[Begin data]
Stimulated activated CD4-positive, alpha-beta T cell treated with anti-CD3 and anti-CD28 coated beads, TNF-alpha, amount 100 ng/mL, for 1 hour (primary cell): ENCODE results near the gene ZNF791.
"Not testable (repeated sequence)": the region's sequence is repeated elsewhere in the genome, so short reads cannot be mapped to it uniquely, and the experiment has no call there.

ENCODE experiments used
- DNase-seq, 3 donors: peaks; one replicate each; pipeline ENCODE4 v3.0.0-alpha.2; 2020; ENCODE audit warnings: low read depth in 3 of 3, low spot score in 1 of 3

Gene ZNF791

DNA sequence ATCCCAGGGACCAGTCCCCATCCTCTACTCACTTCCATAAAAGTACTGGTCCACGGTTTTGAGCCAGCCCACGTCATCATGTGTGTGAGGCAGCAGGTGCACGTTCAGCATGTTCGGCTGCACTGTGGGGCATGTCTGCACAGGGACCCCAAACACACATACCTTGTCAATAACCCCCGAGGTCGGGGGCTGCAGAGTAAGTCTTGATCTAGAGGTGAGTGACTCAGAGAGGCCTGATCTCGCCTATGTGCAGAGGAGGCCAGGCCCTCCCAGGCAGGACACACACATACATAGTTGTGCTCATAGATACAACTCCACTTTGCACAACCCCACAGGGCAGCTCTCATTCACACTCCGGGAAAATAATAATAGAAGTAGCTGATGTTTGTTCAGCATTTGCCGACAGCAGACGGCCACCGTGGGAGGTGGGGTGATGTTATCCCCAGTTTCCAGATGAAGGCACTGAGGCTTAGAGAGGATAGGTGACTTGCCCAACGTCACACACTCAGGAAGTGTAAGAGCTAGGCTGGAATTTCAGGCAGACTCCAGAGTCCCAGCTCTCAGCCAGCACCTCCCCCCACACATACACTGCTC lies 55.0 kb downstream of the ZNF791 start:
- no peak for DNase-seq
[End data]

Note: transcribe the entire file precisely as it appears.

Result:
Stimulated activated CD4-positive, alpha-beta T cell treated with anti-CD3 and anti-CD28 coated beads, TNF-alpha, amount 100 ng/mL, for 1 hour (primary cell): ENCODE results near the gene ZNF791.
"Not testable (repeated sequence)": the region's sequence is repeated elsewhere in the genome, so short reads cannot be mapped to it uniquely, and the experiment has no call there.

ENCODE experiments used
- DNase-seq, 3 donors: peaks; one replicate each; pipeline ENCODE4 v3.0.0-alpha.2; 2020; ENCODE audit warnings: low read depth in 3 of 3, low spot score in 1 of 3

Gene ZNF791

DNA sequence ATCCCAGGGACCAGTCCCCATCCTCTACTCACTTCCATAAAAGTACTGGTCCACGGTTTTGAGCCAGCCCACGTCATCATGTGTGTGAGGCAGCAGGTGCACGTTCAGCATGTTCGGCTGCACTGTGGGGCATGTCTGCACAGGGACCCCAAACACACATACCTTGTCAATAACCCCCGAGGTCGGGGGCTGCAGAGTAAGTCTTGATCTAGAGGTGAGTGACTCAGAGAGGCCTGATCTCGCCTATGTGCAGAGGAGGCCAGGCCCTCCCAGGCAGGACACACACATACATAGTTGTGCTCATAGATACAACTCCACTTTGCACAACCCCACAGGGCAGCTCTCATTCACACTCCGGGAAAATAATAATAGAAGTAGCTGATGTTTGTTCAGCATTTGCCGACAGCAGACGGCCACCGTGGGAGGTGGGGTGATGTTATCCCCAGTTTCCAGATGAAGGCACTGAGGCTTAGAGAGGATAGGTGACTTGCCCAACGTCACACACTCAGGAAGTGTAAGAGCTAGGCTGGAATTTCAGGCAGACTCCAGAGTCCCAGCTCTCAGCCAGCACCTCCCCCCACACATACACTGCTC lies 55.0 kb downstream of the ZNF791 start:
- no peak for DNase-seq